When the D600 was finally announced, most of us got very excited about the new camera. Nasim’s review of the D600 and Bird Photography follow-up answered a lot of my questions, but I was still curious about the D600′s autofocus performance with sports. There are some similarities between sports and wildlife photography, but there are also many differences.

Nikon D600 Football Game (7)

While I mainly focus on portraiture and functions, I absolutely love shooting games, especially local, non-professional events. Anyone who has photographed a sports match knows that it’s a very challenging venture. Not only does it take experience, preparation and knowledge of the particular game you want to shoot, but it also requires decent equipment.

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Nikon D600 for Sports and Wildlife Photography

As I have pointed out in my D600 Review, I am quite pleased with the autofocus performance of the D600. It acquires focus quickly and accurately in most situations and in my opinion works more reliably than the AF system on the Nikon D7000. This past weekend I had a chance to do a much more demanding test on the D600, photographing Colorado wildlife. I wanted to see if the Nikon D600 would be suitable for photographing sports and wildlife, since many of our readers have asked me to do that in my review.

Clark's Nutracker

I started out photographing birds first. Small birds can be tough to photograph, since they move constantly and they fly fast. My primary subjects were Clark’s Nutracker and Steller’s Jay – both were very active, so they were perfect for testing the speed, responsiveness and the reliability of the AF system of the D600. I started out in AF-C mode, Ch release, Dynamic 39 points and Focus Tracking with Lock-On set to 3 (Normal). Focusing on perched birds was very reliable and I got a lot of keepers. I even used other focus points in the extreme corners while composing my shots and the images came out in perfect focus. However, the moment a bird would take off, I had a hard time tracking it in flight with my Nikon 200-400mm f/4 VR (hand-held), since they were too fast. Very often they were too close and too fast, which made it harder to get anything in the frame and in focus. Gladly, I was not the only person having this problem – Tom was standing right next to me with his Nikon D4 and Nikon 500mm f/4 VR and he was having similar issues. So I knew it was not the camera at fault.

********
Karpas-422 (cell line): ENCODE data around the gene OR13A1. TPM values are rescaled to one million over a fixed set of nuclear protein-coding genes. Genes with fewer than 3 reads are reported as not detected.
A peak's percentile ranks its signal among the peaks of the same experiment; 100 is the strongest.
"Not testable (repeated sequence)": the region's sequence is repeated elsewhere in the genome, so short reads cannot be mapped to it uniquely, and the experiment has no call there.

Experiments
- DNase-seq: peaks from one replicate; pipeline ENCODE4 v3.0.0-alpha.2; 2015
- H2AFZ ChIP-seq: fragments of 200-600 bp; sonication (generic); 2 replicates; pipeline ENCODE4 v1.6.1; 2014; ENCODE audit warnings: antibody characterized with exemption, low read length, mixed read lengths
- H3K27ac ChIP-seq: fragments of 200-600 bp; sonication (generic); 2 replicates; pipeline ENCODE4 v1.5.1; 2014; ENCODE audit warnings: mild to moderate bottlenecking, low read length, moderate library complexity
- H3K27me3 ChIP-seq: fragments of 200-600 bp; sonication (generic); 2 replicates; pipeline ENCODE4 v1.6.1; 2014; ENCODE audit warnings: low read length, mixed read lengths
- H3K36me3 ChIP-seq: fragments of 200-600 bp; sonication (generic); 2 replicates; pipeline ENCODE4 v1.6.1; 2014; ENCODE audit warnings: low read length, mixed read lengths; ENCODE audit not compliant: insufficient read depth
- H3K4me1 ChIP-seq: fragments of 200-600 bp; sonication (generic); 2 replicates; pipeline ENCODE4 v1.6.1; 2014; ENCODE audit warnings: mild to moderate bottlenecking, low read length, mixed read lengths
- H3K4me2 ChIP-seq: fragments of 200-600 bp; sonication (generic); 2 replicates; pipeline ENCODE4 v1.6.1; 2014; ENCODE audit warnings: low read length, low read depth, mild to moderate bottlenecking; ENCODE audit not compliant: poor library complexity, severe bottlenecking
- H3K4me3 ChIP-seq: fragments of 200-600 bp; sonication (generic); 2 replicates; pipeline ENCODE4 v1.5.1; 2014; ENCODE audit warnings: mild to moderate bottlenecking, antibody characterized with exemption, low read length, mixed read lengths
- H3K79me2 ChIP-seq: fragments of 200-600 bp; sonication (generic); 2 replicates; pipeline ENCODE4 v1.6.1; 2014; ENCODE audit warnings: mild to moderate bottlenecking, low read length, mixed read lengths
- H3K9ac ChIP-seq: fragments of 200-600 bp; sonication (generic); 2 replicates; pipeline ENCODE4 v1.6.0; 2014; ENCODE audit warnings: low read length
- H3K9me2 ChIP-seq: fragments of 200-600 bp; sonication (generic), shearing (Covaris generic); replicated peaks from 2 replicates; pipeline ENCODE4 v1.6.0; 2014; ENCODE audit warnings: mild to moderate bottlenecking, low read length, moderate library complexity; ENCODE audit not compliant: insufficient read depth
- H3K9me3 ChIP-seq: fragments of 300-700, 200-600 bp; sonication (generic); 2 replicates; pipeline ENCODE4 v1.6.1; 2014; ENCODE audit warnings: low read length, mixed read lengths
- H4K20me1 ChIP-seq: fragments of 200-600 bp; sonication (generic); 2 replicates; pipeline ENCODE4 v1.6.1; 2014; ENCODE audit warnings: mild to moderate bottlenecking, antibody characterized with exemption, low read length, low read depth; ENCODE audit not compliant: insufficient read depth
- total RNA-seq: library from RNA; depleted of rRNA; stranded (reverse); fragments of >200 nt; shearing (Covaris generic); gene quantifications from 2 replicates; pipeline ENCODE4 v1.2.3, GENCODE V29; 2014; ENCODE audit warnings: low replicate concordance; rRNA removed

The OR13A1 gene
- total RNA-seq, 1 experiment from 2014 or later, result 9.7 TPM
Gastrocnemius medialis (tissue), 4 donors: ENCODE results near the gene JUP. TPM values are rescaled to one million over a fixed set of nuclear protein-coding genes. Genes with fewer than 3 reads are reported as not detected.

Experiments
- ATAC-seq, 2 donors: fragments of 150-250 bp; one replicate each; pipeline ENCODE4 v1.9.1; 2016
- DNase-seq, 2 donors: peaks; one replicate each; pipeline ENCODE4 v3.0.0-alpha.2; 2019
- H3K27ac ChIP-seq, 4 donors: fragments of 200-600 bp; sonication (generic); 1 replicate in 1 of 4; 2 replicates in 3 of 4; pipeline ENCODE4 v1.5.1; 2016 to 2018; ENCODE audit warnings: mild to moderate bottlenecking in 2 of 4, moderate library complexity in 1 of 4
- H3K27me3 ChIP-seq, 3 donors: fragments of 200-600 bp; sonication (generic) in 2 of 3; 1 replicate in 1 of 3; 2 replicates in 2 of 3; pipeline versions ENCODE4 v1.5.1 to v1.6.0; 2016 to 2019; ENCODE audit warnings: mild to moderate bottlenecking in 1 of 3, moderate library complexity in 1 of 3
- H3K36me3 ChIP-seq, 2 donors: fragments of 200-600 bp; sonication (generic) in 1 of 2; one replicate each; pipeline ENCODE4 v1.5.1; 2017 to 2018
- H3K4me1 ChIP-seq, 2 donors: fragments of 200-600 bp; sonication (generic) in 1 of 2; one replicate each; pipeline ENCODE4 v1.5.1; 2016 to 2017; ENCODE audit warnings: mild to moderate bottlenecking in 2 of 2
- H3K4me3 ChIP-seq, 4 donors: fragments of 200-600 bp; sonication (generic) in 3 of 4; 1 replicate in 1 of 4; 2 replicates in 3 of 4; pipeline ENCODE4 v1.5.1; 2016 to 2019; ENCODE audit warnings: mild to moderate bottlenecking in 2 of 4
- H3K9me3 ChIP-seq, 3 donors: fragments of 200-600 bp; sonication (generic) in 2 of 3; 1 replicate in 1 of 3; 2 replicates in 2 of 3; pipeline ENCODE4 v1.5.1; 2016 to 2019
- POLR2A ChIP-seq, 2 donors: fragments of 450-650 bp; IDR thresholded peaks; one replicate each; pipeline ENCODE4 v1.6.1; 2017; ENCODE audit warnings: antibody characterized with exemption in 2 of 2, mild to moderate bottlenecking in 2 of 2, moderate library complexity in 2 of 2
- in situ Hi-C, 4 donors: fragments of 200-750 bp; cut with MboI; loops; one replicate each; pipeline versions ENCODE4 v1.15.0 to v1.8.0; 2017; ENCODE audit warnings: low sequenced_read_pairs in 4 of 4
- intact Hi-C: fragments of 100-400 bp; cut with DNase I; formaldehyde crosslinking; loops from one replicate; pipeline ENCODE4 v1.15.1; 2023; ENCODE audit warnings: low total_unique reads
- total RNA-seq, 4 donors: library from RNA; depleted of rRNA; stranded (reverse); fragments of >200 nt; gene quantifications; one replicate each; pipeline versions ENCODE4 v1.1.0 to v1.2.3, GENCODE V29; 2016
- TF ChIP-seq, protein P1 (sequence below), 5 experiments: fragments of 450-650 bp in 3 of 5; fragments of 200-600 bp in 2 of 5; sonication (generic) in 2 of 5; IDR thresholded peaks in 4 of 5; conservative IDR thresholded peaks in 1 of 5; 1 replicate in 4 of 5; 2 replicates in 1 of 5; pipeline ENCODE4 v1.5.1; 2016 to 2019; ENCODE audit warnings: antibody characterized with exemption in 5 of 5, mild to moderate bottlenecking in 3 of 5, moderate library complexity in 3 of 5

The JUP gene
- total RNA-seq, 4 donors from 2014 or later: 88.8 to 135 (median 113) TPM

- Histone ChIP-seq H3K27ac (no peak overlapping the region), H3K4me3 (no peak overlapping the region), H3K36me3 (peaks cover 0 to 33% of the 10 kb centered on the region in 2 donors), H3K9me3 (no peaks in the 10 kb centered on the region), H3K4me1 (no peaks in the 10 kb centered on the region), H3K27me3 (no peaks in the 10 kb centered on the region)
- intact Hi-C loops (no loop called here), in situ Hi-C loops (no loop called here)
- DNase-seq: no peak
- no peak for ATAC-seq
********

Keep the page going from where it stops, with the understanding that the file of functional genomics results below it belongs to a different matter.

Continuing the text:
Nutrackers Fighting

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Nikon D600 Review

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After many months of rumors of a budget full-frame camera, Nikon finally announced the Nikon D600 right before the Photokina 2012 show. Priced at $2,099 MSRP, the D600 is currently the cheapest full-frame DSLR from Nikon, around $900 cheaper than its bigger brother, the Nikon D800. The camera is designed for any kind of amateur and professional photography – from landscape and studio, to event and wildlife photography. In this review, I will not only provide detailed information about the camera, but will also try to answer the many questions and requests that we have gotten so far on it, along with comparisons to other DSLRs such as the Nikon D700, D800 and D3s.

Nikon D600 Review

While most of the features and components are borrowed from the D7000, the D600 is physically larger in size and comes with a brand new 24.3 MP CMOS sensor. And as you will see on the next pages of this review, with a native ISO range of 100-6400, the Nikon D600 provides pretty clean images throughout the ISO range for both daylight and low-light environments. Built to be affordable, it does not have the same robust autofocus system used on the D800 and D4 cameras, so it comes with an older 39 point AF system used on the D7000. Its shutter speed is limited to 1/4000th of a second and its flash sync is also limited to 1/200th of a second, which might be a disappointment for some photographers out there. However, it has 100% viewfinder coverage, 5.5 fps speed, which is faster than the D800′s 4 fps and has the same 3.2″ LCD monitor with 921,000 pixels used on the latest Nikon DSLR models. And movie fans will be delighted to see impressive 1080p video with uncompressed HDMI output.

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Review of the Nikon D600 DSLR has been posted!

After working on it for the last two weeks, I have just posted the review of the Nikon D600. As usual, it is an in-depth review with image samples, camera comparisons (Nikon D7000, D700, D800/D800E and D3s) and other observations. In summary, I am extremely impressed by the Nikon D600 and I called it “a small camera with a BIG sensor”. While it is by no means a small camera, it is smaller than any other Nikon full-frame camera today.

Nikon D600

I am still trying to figure out a way to push notifications to our subscribers when a new review is posted. Ever since we changed to photographylife.com, we changed the location (URL) of all reviews. They are now under “Reviews“, which is a new subsection of the website. Because of this change, I will have to temporarily notify of new reviews to our subscribers through a separate post like this. Hopefully, I will find a workaround to the problem soon.